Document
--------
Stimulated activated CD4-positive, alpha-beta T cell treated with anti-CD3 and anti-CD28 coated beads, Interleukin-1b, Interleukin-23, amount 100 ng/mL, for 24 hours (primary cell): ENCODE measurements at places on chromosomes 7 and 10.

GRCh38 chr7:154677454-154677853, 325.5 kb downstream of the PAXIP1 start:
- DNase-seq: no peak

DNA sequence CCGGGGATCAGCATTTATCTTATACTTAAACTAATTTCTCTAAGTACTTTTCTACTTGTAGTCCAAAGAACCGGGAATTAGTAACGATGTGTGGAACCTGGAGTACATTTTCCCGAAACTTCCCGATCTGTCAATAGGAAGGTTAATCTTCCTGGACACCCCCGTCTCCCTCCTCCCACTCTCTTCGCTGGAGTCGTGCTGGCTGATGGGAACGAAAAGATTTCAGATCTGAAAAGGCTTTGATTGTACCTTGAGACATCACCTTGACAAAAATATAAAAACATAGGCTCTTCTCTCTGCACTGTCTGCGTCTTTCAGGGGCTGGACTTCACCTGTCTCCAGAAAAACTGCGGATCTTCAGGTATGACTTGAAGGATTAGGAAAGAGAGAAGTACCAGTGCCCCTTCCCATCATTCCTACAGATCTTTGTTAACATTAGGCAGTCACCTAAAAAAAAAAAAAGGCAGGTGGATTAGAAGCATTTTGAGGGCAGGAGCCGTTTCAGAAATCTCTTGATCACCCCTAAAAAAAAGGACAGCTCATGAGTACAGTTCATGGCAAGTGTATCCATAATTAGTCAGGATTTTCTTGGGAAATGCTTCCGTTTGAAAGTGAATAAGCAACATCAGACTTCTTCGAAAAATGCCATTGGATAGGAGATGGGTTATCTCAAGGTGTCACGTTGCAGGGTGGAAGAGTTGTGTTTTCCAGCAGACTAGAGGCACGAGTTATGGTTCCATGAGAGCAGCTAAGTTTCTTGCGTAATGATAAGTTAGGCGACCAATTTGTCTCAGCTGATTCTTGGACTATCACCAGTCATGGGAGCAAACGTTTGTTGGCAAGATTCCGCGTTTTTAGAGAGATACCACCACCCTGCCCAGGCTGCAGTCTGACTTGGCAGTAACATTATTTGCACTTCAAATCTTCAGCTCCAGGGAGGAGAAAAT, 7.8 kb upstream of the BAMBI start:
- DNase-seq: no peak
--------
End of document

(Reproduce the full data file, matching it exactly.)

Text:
Stimulated activated CD4-positive, alpha-beta T cell treated with anti-CD3 and anti-CD28 coated beads, Interleukin-1b, Interleukin-23, amount 100 ng/mL, for 24 hours (primary cell): ENCODE measurements at places on chromosomes 7 and 10.

GRCh38 chr7:154677454-154677853, 325.5 kb downstream of the PAXIP1 start:
- DNase-seq: no peak

DNA sequence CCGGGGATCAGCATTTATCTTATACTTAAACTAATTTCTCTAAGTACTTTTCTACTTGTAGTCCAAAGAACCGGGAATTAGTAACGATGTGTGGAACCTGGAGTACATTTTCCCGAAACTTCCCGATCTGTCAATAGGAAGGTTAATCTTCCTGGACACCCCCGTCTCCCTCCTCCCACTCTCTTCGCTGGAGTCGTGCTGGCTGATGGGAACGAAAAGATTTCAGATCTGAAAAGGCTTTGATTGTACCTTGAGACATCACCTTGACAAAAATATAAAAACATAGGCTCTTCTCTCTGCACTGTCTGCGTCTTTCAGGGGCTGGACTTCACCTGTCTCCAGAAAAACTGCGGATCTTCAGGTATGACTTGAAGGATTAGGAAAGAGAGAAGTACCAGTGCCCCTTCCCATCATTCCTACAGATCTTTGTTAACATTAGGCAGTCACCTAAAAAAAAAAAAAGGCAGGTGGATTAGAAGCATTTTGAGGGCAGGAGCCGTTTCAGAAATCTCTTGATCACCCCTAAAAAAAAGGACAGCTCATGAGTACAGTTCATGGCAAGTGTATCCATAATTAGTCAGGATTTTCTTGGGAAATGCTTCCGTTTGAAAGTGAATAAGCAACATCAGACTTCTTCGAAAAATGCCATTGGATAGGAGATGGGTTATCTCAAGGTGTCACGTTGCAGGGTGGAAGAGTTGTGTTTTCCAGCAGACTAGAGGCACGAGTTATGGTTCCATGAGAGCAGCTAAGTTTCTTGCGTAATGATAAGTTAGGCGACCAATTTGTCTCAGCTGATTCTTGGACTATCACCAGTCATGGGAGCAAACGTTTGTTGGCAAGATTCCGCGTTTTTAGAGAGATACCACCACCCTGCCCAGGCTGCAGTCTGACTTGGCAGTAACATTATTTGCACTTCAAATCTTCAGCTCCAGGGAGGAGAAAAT, 7.8 kb upstream of the BAMBI start:
- DNase-seq: no peak